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J Gen Fam Med. 2017 April; 18(2): 52–55.
Published online 2017 April 4. doi:  10.1002/jgf2.39
PMCID: PMC5689387

Travel medicine: Part 1–The basics

Kazuhiro Kamata, MD, 1 Richard B Birrer, MD, MPH, FACP, FACEP, FAGS, FACPE, 2 and Yasuharu Tokuda, MD, MPH, PhD, FACPcorresponding author 3

Abstract

International travels for tourism and business purposes continue to increase annually, while the global terrorism and the risk of lethal viral infections are currently real concerns. It is important that primary care physicians assess travel risk and adequately prepare the prospective traveler for trips. Appropriate vaccines should be administered and an emergency self‐kit recommended. Patient should be educated about safe travel habits and a posttravel follow‐up process established. Further, traveling healthcare professionals may be called upon to assist an ill patient at any time during their journey. In these 2‐part special articles, we provide a practical brief summary of up‐to‐date travel medicine basics for primary care physicians.

Keywords: infectious disease, international traveler, travel medication, tropical infection, vaccination

1. Travelers’ Trend

The number of international travelers annually is continuously growing, although there was a dip in travelers, following the World Trade Center Terrorism Attack at New York City on 9/11/2001. Most international travelers go to developed countries, particularly Europe, but a substantial number of expatriates and adventure travelers go to developing countries around the world. It is expected that both trends will continue to increase over the next decade. Primary care physician is likely to be consulted by prospective travelers with respect to required vaccines, health hazards in host countries and adequate preparation to avoid illness.1, 2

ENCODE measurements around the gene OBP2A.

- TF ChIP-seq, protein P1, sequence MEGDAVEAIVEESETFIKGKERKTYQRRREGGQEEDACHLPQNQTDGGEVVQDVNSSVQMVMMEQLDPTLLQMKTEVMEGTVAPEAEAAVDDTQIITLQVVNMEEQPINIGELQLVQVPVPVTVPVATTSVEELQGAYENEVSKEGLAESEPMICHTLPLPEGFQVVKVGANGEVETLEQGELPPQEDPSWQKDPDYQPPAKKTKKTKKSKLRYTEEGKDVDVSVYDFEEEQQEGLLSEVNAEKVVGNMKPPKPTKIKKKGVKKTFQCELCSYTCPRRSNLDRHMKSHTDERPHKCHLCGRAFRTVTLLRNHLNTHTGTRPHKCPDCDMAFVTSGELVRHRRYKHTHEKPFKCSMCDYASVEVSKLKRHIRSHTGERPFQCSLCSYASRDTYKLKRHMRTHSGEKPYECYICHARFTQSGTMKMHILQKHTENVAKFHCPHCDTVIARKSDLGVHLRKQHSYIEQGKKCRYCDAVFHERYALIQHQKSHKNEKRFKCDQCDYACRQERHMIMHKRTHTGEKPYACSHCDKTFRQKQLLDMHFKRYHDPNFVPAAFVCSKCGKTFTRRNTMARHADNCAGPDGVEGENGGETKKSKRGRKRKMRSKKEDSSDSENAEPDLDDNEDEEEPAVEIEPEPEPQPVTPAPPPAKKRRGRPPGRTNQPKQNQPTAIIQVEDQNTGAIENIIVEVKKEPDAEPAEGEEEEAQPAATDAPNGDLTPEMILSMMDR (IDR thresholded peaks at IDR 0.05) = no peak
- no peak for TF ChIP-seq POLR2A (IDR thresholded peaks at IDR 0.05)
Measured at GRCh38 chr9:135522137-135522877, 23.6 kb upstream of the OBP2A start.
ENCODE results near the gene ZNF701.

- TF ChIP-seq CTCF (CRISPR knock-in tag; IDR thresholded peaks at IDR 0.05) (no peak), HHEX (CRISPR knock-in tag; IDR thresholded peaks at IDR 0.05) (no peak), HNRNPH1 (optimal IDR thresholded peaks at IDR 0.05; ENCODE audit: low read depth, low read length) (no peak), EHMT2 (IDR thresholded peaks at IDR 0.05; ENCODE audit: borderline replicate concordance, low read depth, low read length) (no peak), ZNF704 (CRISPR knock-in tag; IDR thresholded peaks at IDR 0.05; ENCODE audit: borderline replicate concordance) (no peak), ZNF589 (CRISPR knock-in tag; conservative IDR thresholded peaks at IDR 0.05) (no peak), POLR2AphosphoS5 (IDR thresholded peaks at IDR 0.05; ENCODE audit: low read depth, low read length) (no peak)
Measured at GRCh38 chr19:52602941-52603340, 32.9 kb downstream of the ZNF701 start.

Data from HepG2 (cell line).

2. Preparations

All prospective travelers should have their health history reviewed for the possible health risks of the planned itinerary. Information such as the dates, duration, routes, style of travel (eg, budget vs luxury), accommodations, and activities (eg, business vs leisure) should be collected.3

It is important to let the prospective traveler understand that he/she has a 15% chance of becoming sick during their trip in average,4 but the chance of a serious illness or death is very small (Table 1). A study about the incidence of health problems during a stay in developing countries 2008 indicates that travelers’ diarrhea has the greatest incidence (20%‐60% of all travelers).5

Table 1

Estimated disease frequency of 100 000 travelers to a developing country for 1 mo

Additional risks include accidental injury, environmental hazards (eg, hypo‐or hyperthermia), crime and assault, underlying medical and psychiatric problems, animal bites, stings and envenomations, and altitude‐related illness.6 The greatest cause for mortality among travelers is cardiovascular disease. The highest external cause for mortality among travelers is motor vehicle accident, followed by drowning.

On the other hand, infectious disease causes only 1% death among travelers.6 Despite the low mortality, the incidence of infectious disease is very high among travelers, and common infectious diseases with risks to international travelers are listed in Table 2. Enterotoxigenic E. coli (ETEC) is the leading pathogen in travelers’ diarrhea.5 Common health problems among travelers include circadian desynchronosis (jet lag), sunburn, dehydration, and water‐related problems (eg, exposure to infectious agents, near‐drowning, boating, and diving accidents).